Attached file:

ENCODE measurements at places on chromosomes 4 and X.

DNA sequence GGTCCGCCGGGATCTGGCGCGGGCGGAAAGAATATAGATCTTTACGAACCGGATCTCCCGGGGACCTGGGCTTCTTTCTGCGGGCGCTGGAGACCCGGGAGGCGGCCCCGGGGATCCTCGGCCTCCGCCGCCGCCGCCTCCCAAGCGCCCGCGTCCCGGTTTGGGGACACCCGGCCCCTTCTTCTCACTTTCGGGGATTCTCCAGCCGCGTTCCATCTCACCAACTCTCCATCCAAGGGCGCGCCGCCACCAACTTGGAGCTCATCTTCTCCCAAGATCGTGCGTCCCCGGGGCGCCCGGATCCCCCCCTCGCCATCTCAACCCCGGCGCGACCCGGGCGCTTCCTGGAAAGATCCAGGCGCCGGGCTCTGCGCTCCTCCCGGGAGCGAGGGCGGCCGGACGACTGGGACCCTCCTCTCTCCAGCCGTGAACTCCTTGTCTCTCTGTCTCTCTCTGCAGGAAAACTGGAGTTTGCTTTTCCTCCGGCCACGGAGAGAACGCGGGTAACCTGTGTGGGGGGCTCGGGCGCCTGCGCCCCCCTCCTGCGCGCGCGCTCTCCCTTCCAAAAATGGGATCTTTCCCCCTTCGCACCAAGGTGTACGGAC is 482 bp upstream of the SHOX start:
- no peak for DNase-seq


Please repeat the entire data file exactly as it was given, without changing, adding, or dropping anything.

ENCODE measurements at places on chromosomes 4 and X.

DNA sequence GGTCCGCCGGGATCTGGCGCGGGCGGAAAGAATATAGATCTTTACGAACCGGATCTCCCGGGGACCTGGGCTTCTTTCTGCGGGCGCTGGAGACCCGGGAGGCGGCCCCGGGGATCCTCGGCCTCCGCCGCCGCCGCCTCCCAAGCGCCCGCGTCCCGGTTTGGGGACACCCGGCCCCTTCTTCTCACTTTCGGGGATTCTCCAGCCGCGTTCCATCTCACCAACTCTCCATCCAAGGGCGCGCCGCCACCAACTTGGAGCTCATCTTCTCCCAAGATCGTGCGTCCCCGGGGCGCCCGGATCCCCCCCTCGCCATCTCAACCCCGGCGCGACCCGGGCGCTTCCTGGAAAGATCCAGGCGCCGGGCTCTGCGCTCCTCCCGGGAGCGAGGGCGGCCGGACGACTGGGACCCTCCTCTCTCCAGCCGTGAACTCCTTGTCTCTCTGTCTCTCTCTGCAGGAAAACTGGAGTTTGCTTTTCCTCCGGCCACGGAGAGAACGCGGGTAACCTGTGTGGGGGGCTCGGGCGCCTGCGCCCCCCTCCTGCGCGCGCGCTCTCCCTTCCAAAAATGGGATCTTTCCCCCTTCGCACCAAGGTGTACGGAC is 482 bp upstream of the SHOX start:
- no peak for DNase-seq